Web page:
As for the SECURITY portion of this discussion...the flaw in MD5 is exactly the sort of lawyerese horsecr@p bulls*** codswallop that ALWAYS gets used in criminal court. There is no real corrolation to the reality and likelihood of a tampered image being USABLE to frame someone into a speeding ticket. It's simply a black and white statement... "Can you GUARUNTEE the image as not tampered with? No? Case dismissed."

    Police officers are trained during certification with intolilyzer systems (chemical analysis machines that measure breath alcohol content), that they must make the subject remove any and all foreign objects from their mouth and observe them for 20 minutes before taking a breath sample. If the subject bealches, vomits, etc. during that time, you must have them clear their mouth and begin again. This is a result of case law where it was found that someone chewing piece of bread could, due to the nature of processed organic materials decomposing and breaking down, the subject chewing bread *COULD* register a MINUTE amount of alcohol on their breath, as a result of the bread breaking down. Miniscule, completely insignificant compared to the levels of alcohol that is measured and used in DUI/DWI investigations and prosecutions. But it was that tiny, minute amount that has been used by sleazebag^Usmart lawyers to instill a "reasonable doubt" in the morons^Ujuries that made the decisions.

    Now you know one of the reasons I'm not a cop anymore.
    "Data is not necessarily information. Information does not necessarily lead to knowledge. And knowledge is not always sufficient to discover truth and breed wisdom." --Spaf
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  5. #5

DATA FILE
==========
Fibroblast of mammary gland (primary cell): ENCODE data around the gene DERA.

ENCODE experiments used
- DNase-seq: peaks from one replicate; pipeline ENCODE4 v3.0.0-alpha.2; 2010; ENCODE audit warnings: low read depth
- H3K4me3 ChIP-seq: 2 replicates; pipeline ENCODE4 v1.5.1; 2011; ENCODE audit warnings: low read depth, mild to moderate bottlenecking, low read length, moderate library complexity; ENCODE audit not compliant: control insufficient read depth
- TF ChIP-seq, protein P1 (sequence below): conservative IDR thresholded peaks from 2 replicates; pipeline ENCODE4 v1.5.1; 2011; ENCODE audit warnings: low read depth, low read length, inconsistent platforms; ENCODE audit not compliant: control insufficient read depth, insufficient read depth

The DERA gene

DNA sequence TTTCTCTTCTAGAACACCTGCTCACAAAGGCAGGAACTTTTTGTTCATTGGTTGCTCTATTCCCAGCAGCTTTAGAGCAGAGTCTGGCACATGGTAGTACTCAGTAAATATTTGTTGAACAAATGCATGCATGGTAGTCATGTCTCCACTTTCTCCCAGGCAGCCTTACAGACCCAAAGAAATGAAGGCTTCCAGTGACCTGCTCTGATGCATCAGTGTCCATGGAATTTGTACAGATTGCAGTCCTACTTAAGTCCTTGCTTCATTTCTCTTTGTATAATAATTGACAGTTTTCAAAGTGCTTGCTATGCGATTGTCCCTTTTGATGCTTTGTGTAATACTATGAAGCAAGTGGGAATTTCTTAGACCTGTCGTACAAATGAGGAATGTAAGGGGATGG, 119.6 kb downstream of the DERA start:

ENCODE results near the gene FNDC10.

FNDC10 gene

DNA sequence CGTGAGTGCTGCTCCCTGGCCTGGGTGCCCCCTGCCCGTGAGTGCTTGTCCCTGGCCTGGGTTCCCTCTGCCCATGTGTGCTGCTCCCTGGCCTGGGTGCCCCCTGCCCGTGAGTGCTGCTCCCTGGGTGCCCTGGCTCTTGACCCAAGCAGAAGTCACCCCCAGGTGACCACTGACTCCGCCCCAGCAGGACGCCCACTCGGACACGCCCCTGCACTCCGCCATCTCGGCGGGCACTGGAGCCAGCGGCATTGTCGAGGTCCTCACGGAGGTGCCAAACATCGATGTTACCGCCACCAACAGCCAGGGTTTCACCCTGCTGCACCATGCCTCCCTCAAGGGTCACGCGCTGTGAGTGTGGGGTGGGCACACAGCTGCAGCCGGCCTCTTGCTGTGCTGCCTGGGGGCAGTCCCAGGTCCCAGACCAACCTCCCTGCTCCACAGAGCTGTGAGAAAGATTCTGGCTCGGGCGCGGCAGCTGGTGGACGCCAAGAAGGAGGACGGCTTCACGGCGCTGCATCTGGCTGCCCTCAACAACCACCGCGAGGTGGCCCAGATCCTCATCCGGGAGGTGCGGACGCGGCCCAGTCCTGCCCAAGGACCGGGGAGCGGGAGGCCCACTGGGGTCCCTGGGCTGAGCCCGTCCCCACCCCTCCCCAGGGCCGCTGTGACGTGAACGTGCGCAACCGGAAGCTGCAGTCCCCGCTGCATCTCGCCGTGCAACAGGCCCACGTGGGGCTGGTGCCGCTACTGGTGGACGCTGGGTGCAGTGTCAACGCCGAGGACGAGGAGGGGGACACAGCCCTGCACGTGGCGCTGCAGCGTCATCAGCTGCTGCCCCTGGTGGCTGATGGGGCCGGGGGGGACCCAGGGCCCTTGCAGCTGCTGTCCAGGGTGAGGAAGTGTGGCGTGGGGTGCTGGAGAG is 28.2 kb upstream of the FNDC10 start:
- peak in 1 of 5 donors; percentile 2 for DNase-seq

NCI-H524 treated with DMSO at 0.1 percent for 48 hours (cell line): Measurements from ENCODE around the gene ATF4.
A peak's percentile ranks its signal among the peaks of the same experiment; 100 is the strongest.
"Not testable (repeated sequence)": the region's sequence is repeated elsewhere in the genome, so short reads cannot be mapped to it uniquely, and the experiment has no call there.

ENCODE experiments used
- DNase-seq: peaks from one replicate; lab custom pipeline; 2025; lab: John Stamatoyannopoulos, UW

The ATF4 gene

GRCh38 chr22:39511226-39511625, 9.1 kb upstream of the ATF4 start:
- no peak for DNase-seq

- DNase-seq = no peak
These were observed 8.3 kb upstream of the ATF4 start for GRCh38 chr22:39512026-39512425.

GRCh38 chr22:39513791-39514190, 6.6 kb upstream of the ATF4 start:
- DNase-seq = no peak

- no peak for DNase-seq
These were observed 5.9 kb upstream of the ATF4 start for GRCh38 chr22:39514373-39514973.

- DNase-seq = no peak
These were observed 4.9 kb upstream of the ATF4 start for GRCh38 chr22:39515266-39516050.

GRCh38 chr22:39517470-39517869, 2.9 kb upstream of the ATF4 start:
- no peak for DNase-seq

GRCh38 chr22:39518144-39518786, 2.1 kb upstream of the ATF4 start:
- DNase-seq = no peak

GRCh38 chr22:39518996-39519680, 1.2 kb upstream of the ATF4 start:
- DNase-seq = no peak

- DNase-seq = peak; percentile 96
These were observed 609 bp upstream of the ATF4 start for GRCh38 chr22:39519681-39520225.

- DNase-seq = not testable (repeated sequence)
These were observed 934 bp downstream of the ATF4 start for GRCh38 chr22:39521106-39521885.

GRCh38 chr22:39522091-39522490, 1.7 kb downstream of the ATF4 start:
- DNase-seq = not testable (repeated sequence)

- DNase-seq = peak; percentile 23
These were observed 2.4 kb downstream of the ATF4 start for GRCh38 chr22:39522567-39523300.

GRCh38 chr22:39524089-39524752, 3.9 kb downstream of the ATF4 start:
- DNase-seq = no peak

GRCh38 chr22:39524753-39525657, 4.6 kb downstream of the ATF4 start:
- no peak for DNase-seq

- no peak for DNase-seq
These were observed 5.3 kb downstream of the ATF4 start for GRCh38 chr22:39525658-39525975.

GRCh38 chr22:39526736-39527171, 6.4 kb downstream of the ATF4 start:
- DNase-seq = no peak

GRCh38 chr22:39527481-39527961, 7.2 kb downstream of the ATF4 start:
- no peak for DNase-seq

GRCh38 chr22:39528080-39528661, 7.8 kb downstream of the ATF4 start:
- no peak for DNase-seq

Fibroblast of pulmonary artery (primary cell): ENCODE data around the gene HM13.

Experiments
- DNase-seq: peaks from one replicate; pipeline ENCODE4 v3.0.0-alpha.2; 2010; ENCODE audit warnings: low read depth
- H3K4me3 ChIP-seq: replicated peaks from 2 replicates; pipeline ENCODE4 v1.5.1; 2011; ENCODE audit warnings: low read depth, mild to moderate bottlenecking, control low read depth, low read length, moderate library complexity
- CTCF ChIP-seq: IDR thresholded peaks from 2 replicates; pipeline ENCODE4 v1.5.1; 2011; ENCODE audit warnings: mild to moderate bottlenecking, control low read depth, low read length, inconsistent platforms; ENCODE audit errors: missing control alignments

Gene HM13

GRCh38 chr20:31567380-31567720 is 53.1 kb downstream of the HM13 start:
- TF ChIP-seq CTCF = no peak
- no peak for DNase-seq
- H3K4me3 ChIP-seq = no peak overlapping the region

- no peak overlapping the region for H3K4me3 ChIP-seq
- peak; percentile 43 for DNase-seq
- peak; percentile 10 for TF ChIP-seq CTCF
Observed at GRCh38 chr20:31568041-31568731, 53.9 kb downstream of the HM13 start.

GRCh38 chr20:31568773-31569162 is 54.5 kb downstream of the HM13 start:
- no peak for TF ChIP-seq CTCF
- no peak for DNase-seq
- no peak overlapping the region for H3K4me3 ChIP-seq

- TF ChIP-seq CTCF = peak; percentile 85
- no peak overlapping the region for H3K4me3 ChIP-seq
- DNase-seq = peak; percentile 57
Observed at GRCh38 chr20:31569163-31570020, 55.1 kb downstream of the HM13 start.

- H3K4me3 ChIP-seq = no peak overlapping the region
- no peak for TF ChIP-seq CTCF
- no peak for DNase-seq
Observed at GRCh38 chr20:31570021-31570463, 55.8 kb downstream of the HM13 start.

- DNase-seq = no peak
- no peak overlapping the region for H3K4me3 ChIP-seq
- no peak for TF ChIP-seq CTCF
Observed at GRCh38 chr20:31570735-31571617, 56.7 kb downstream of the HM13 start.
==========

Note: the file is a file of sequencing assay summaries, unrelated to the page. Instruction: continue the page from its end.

AO Senior Cow-beller
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    Sorry for the huge and mostly off-topic post above. The point that addresses the technical aspect of this discussion is that a schyster^Usmart lawyer will argue that "can you be certain beyond a shadow of a doubt (he'll probably say reasonable doubt) that the image has not been altered?" Even though, to alter an image...or more realistically, to present ANY image...that CAUSED an MD5 collision would do one of 2 things...
    1. The replacement image would be drastically different, and thus useless for the intended purpose
    2. The modification would be so insignificant that the casual observer (read: juror) would never notice the difference when comparing the edited and original images. (Please note the likely hood of doing this is ridiculously lower, well nigh impossible, I believe.)


    But let's all go out and get law degrees so we can argue the f$cking definition of the word IS.

    </rant>
    "Data is not necessarily information. Information does not necessarily lead to knowledge. And knowledge is not always sufficient to discover truth and breed wisdom." --Spaf
    Anyone who is capable of getting themselves made president should on no account be allowed to do the job. --Douglas Adams (1952-2001)
    "...people find it far easier to forgive others for being wrong than being right." - Albus Percival Wulfric Brian Dumbledore

  6. #6
    Now, RFC Compliant! Noia's Avatar